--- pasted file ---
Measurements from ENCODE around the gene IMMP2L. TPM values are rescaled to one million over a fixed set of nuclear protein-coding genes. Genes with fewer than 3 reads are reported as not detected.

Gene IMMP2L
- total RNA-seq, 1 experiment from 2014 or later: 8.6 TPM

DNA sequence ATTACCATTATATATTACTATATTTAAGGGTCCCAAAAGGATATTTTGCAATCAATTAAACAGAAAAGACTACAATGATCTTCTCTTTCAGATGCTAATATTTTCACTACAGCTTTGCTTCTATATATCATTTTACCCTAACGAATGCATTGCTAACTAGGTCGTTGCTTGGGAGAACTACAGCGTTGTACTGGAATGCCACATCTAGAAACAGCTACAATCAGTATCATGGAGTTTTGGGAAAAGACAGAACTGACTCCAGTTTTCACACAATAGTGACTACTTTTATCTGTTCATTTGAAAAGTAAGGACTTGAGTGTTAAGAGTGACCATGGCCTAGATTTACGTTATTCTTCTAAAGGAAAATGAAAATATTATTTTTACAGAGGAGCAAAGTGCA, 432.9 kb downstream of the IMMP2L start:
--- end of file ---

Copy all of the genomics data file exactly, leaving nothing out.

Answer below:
Measurements from ENCODE around the gene IMMP2L. TPM values are rescaled to one million over a fixed set of nuclear protein-coding genes. Genes with fewer than 3 reads are reported as not detected.

Gene IMMP2L
- total RNA-seq, 1 experiment from 2014 or later: 8.6 TPM

DNA sequence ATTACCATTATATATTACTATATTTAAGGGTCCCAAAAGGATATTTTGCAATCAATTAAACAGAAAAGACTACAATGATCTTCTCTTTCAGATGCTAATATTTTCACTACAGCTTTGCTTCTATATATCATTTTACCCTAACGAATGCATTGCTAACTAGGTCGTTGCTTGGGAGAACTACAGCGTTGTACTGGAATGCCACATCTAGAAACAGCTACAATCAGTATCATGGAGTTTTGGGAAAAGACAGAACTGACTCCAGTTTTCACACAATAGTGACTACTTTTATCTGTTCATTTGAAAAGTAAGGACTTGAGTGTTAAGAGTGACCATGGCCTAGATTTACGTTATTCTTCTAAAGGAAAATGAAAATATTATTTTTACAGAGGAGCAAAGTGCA, 432.9 kb downstream of the IMMP2L start: